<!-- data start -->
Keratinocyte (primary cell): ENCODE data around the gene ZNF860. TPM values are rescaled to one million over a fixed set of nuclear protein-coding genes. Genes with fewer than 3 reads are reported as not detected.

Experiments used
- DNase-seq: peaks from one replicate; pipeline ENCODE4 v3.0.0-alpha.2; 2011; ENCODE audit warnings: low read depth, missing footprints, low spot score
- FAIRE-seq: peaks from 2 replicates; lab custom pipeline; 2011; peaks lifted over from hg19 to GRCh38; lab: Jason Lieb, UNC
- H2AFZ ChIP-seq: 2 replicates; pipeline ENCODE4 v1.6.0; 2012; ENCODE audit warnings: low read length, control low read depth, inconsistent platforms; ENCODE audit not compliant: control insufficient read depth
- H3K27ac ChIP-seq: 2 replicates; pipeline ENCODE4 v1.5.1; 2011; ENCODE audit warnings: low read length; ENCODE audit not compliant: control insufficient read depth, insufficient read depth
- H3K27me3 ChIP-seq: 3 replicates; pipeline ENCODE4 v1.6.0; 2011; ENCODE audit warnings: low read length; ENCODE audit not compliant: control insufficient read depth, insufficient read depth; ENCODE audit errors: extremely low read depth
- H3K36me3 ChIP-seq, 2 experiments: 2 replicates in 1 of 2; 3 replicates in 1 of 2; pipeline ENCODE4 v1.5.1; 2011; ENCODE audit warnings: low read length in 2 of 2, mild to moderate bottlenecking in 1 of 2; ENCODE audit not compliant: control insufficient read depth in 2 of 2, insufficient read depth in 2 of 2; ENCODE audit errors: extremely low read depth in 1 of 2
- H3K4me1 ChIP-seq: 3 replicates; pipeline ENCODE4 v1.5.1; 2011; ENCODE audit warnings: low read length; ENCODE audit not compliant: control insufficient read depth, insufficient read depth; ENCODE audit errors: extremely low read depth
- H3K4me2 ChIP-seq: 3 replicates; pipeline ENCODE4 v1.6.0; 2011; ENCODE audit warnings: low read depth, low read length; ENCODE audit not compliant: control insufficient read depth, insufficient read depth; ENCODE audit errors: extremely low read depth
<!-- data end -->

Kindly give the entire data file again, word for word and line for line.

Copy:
Keratinocyte (primary cell): ENCODE data around the gene ZNF860. TPM values are rescaled to one million over a fixed set of nuclear protein-coding genes. Genes with fewer than 3 reads are reported as not detected.

Experiments used
- DNase-seq: peaks from one replicate; pipeline ENCODE4 v3.0.0-alpha.2; 2011; ENCODE audit warnings: low read depth, missing footprints, low spot score
- FAIRE-seq: peaks from 2 replicates; lab custom pipeline; 2011; peaks lifted over from hg19 to GRCh38; lab: Jason Lieb, UNC
- H2AFZ ChIP-seq: 2 replicates; pipeline ENCODE4 v1.6.0; 2012; ENCODE audit warnings: low read length, control low read depth, inconsistent platforms; ENCODE audit not compliant: control insufficient read depth
- H3K27ac ChIP-seq: 2 replicates; pipeline ENCODE4 v1.5.1; 2011; ENCODE audit warnings: low read length; ENCODE audit not compliant: control insufficient read depth, insufficient read depth
- H3K27me3 ChIP-seq: 3 replicates; pipeline ENCODE4 v1.6.0; 2011; ENCODE audit warnings: low read length; ENCODE audit not compliant: control insufficient read depth, insufficient read depth; ENCODE audit errors: extremely low read depth
- H3K36me3 ChIP-seq, 2 experiments: 2 replicates in 1 of 2; 3 replicates in 1 of 2; pipeline ENCODE4 v1.5.1; 2011; ENCODE audit warnings: low read length in 2 of 2, mild to moderate bottlenecking in 1 of 2; ENCODE audit not compliant: control insufficient read depth in 2 of 2, insufficient read depth in 2 of 2; ENCODE audit errors: extremely low read depth in 1 of 2
- H3K4me1 ChIP-seq: 3 replicates; pipeline ENCODE4 v1.5.1; 2011; ENCODE audit warnings: low read length; ENCODE audit not compliant: control insufficient read depth, insufficient read depth; ENCODE audit errors: extremely low read depth
- H3K4me2 ChIP-seq: 3 replicates; pipeline ENCODE4 v1.6.0; 2011; ENCODE audit warnings: low read depth, low read length; ENCODE audit not compliant: control insufficient read depth, insufficient read depth; ENCODE audit errors: extremely low read depth